You can see that the marginal weekly increases in wages over the last 16 or so years have been in constant decline. We have not been above 4% since 2010. This is where a slight bitterness comes in since it is the baby boomers (those born just after the war) and our parents who have kind of gotten us into this situation (more so the baby boomers though)! Now if we combine that with rising house prices, do we really stand a chance of getting onto the ladder.
What can be done about this problem?
Many say that building more houses will fix the issue. This is merely my opinion, but this is not a long term solution. What needs to be done is for global central banks to re-assess their strategies of programmes such as Quantitative Easing and increase their respective base rates. By increasing the base rate, you are simply increasing the cost of investment by restricting the supply of credit. You may say this is a very bad idea since growth is still quite low, but I think that has been equally as bad as the no interest rate policy that has been followed post-2008, where the majority of people have not been able to save while cheap money has been given to the ‘haves’.
Alternatively, we could introduce a land value tax. This is the main overriding feature of something called Georgism.
This is an economic system whereby all taxes are abolished for one single tax on land. The reasoning behind this is that no one created land. No one created natural resources. Land should be everyone’s within a state and therefore we should have the ability to argue for optimum use of this land.
I am a right-leaning centrist but this is not a left nor a right issue. The reason being is that we would have no corporate tax, VAT or tax on income. In my view, that is free marketeering in an as best and most efficient way that we can reach, since other taxes impose large inefficiencies on the payer.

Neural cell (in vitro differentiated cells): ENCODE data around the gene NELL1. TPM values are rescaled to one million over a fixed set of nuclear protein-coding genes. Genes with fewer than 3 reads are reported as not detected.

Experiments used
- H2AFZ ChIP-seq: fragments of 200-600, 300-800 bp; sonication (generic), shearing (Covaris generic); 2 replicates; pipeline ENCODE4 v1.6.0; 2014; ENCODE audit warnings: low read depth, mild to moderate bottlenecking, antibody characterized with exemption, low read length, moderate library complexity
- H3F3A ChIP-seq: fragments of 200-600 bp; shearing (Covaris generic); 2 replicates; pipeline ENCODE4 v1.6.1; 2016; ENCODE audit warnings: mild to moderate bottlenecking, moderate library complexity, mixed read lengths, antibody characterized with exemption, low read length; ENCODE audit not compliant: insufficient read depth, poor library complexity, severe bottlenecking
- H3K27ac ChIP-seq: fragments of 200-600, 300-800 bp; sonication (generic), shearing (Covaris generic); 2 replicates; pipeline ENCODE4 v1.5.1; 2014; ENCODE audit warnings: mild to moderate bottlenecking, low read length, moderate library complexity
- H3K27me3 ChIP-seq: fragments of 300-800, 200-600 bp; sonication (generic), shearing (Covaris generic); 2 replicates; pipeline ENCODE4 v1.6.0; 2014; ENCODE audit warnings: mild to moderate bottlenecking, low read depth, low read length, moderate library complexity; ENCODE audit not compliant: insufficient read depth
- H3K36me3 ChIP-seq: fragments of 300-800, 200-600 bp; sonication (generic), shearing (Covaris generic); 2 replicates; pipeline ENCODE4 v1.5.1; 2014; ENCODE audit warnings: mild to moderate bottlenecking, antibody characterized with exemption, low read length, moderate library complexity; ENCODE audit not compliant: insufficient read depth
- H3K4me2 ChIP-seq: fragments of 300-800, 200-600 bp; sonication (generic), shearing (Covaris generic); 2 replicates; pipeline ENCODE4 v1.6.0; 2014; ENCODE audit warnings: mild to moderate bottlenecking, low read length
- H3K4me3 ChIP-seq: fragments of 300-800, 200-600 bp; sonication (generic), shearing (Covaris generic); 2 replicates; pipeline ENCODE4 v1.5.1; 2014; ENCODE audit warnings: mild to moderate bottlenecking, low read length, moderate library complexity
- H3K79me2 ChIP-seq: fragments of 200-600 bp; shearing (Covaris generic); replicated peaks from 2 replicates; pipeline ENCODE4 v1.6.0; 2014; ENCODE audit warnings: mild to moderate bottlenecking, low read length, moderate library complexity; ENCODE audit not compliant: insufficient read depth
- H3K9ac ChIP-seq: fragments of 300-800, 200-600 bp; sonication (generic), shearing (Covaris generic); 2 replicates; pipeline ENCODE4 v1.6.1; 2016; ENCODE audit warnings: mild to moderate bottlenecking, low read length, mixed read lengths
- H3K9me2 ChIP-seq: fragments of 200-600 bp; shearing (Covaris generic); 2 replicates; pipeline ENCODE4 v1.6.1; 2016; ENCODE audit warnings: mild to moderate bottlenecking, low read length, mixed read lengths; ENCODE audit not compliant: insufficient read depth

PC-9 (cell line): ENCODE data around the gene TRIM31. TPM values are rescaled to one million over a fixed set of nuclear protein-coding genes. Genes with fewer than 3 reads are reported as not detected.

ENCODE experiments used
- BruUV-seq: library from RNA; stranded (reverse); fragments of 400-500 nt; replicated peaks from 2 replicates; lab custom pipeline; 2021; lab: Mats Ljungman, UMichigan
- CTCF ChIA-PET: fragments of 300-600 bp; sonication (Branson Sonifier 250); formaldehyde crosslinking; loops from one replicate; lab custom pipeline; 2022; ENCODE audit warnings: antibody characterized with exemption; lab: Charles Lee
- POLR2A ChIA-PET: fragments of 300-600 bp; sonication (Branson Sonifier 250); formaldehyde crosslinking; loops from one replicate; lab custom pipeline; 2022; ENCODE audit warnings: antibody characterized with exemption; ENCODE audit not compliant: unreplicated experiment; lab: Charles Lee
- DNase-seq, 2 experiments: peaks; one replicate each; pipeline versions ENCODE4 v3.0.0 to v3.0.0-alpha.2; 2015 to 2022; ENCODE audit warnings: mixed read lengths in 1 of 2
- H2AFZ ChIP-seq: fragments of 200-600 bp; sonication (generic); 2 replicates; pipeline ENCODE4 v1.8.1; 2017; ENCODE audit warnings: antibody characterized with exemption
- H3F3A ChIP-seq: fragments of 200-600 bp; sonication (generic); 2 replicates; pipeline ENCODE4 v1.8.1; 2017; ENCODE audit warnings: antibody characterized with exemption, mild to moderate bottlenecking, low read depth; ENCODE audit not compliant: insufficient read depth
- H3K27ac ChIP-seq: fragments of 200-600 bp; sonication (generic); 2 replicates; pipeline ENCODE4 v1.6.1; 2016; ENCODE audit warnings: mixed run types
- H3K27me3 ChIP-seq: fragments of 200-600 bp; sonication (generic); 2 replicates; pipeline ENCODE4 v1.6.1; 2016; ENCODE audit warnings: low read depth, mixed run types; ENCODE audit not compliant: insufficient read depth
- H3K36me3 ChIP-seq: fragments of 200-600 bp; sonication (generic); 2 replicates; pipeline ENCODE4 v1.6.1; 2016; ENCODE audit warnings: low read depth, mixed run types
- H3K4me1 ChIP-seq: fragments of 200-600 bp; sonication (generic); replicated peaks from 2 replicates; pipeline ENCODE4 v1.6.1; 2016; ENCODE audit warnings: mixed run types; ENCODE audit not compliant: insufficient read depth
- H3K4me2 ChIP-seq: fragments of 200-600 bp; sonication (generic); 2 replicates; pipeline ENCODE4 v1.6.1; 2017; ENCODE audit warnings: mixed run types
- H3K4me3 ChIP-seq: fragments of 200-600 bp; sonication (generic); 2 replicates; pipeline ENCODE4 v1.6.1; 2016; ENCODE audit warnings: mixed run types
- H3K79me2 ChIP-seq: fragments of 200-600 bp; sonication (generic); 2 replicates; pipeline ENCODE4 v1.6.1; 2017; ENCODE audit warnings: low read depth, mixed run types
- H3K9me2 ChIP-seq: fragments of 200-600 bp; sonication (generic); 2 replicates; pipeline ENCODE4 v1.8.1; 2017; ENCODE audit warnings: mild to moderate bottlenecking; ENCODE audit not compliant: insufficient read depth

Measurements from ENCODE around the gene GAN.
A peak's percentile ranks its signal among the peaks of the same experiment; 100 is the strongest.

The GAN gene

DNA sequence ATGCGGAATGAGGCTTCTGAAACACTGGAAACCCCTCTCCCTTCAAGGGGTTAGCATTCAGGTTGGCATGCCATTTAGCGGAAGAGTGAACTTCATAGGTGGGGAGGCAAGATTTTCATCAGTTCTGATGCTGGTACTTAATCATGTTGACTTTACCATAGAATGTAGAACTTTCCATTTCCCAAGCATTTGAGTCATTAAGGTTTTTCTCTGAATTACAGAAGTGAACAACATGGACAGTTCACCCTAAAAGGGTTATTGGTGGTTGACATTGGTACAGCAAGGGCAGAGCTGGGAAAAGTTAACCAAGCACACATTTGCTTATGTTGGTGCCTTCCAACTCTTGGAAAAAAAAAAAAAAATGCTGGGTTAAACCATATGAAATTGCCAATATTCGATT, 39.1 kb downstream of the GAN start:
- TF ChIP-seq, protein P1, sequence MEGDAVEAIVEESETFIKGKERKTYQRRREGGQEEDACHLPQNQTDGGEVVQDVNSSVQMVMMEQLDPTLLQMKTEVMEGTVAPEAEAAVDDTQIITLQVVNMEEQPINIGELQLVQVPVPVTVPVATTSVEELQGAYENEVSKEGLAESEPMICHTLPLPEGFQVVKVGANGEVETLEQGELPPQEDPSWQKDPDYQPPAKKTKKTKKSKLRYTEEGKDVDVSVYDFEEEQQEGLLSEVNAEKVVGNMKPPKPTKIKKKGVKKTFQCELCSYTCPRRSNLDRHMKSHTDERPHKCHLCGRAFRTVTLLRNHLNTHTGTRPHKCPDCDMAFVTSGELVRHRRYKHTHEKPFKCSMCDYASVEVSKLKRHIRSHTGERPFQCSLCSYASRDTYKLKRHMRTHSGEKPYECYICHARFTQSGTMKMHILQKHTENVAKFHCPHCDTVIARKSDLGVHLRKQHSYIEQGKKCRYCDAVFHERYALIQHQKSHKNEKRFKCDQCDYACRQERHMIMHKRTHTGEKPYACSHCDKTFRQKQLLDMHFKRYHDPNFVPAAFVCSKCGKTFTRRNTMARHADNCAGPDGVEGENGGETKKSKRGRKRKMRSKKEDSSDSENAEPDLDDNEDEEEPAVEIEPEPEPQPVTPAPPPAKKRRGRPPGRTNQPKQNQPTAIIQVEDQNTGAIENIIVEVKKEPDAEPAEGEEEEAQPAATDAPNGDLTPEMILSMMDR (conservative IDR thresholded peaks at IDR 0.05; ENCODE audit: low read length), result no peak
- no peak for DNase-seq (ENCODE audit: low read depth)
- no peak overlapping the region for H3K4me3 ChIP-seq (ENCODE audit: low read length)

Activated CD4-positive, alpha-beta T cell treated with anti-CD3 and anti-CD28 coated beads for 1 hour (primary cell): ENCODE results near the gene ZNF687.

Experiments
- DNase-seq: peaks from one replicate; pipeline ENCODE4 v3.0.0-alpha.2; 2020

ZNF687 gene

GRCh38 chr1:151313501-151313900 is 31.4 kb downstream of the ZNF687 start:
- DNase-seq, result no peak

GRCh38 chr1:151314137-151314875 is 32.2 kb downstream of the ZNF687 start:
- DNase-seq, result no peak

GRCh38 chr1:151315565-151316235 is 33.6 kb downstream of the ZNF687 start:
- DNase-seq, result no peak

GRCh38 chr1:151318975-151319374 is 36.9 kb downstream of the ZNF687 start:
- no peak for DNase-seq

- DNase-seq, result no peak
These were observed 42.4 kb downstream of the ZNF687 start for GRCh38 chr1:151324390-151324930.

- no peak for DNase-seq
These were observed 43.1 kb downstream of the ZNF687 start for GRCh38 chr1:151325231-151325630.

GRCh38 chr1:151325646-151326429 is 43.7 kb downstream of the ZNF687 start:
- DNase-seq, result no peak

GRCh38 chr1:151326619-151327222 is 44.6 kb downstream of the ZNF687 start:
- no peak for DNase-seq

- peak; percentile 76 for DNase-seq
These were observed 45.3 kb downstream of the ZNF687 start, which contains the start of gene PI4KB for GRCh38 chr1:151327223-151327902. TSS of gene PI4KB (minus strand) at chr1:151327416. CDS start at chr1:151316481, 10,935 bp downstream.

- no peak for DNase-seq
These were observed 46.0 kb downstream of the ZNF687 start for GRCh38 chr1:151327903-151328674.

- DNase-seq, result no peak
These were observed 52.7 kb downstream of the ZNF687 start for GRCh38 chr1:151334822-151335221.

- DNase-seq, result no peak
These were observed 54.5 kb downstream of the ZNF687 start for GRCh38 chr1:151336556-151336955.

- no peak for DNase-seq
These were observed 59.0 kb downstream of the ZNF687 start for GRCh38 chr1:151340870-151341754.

In simple terms, imposing a tax on land focuses all members of a society towards conducting individually productive activities. Being a rentier (landlord) is not a productive activity, since there is a lot of deadweight loss.
Just to let you know, half of the value of the U.K. is made up of land, at roughly £5 trillion. No real value is made and there is huge deadweight loss in interest payments, maintenance and exogenous factors that may even make your house not a good investment in the end.
Here’s a quote from Daniel Ricardo, a famous economist and social scientist from a few centuries ago:
A tax on rent would affect rent only; it would fall wholly on landlords, and could not be shifted to any class of consumers. The landlord could not raise his rent, because he would leave unaltered the difference between the produce obtained from the least productive land in cultivation, and that obtained from land of every quality.
—David Ricardo, On the Principles of Political Economy and Taxation
This essentially means that the landlord cannot offset an increase in rent to balance his costs. That’s a win-win for those who wish to rent, and one of the ways in which house prices will be lowered in general.
We must remember that this housing issue is not just a UK problem. Scandinavian cities, Vancouver, Toronto, San Francisco, New York, Hong Kong, Singapore, Tokyo are all experiencing the same problems. When you see such a correlation, you have to begin to wonder as to what is causing it, and since most central banks in the developed world have been following the same monetary policy process, or are highly interdependent’s economy, some bells have to start ringing.